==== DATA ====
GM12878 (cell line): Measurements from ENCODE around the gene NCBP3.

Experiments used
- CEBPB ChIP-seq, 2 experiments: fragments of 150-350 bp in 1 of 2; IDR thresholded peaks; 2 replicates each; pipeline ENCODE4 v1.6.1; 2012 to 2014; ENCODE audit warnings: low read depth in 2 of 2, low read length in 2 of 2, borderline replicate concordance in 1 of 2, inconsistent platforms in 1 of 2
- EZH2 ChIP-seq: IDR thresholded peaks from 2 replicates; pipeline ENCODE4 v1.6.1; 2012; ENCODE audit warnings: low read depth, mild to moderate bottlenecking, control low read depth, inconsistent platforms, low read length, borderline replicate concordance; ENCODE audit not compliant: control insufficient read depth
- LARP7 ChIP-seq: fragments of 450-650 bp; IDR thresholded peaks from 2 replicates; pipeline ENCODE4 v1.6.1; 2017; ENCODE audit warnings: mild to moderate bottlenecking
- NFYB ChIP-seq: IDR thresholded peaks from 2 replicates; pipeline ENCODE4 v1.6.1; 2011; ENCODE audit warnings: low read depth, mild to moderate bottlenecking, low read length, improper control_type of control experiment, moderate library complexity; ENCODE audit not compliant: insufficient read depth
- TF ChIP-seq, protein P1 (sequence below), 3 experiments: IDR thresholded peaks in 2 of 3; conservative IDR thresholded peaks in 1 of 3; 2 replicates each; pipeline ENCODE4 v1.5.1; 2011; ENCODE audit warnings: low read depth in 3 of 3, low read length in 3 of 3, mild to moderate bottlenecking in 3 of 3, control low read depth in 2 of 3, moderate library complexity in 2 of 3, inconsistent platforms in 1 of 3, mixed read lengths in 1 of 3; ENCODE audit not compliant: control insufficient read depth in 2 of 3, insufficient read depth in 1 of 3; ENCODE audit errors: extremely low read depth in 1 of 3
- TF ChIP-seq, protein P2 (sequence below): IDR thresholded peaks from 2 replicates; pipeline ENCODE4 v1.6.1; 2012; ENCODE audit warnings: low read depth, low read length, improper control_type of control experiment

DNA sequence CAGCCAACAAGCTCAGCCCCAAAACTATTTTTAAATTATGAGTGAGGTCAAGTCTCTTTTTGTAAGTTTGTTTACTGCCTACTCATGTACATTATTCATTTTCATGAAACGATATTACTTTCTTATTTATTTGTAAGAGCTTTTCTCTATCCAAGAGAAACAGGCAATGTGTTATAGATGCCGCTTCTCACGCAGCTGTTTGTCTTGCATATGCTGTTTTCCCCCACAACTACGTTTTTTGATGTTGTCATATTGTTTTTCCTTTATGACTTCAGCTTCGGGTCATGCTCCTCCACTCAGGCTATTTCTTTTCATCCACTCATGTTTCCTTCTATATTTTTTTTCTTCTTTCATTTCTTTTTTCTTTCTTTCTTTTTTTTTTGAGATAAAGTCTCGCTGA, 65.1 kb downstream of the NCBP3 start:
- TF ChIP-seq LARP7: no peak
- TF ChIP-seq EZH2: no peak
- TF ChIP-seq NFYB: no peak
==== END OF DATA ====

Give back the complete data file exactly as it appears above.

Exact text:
GM12878 (cell line): Measurements from ENCODE around the gene NCBP3.

Experiments used
- CEBPB ChIP-seq, 2 experiments: fragments of 150-350 bp in 1 of 2; IDR thresholded peaks; 2 replicates each; pipeline ENCODE4 v1.6.1; 2012 to 2014; ENCODE audit warnings: low read depth in 2 of 2, low read length in 2 of 2, borderline replicate concordance in 1 of 2, inconsistent platforms in 1 of 2
- EZH2 ChIP-seq: IDR thresholded peaks from 2 replicates; pipeline ENCODE4 v1.6.1; 2012; ENCODE audit warnings: low read depth, mild to moderate bottlenecking, control low read depth, inconsistent platforms, low read length, borderline replicate concordance; ENCODE audit not compliant: control insufficient read depth
- LARP7 ChIP-seq: fragments of 450-650 bp; IDR thresholded peaks from 2 replicates; pipeline ENCODE4 v1.6.1; 2017; ENCODE audit warnings: mild to moderate bottlenecking
- NFYB ChIP-seq: IDR thresholded peaks from 2 replicates; pipeline ENCODE4 v1.6.1; 2011; ENCODE audit warnings: low read depth, mild to moderate bottlenecking, low read length, improper control_type of control experiment, moderate library complexity; ENCODE audit not compliant: insufficient read depth
- TF ChIP-seq, protein P1 (sequence below), 3 experiments: IDR thresholded peaks in 2 of 3; conservative IDR thresholded peaks in 1 of 3; 2 replicates each; pipeline ENCODE4 v1.5.1; 2011; ENCODE audit warnings: low read depth in 3 of 3, low read length in 3 of 3, mild to moderate bottlenecking in 3 of 3, control low read depth in 2 of 3, moderate library complexity in 2 of 3, inconsistent platforms in 1 of 3, mixed read lengths in 1 of 3; ENCODE audit not compliant: control insufficient read depth in 2 of 3, insufficient read depth in 1 of 3; ENCODE audit errors: extremely low read depth in 1 of 3
- TF ChIP-seq, protein P2 (sequence below): IDR thresholded peaks from 2 replicates; pipeline ENCODE4 v1.6.1; 2012; ENCODE audit warnings: low read depth, low read length, improper control_type of control experiment

DNA sequence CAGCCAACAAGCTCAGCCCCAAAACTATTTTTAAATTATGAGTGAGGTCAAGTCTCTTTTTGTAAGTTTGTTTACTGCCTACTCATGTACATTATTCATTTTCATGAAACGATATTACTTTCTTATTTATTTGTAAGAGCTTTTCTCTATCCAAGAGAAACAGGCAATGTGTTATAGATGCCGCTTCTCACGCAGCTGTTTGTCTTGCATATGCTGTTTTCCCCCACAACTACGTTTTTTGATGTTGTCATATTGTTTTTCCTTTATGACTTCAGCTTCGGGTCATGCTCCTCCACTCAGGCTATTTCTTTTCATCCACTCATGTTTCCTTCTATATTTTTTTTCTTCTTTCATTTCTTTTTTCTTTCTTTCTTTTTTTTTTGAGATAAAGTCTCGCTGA, 65.1 kb downstream of the NCBP3 start:
- TF ChIP-seq LARP7: no peak
- TF ChIP-seq EZH2: no peak
- TF ChIP-seq NFYB: no peak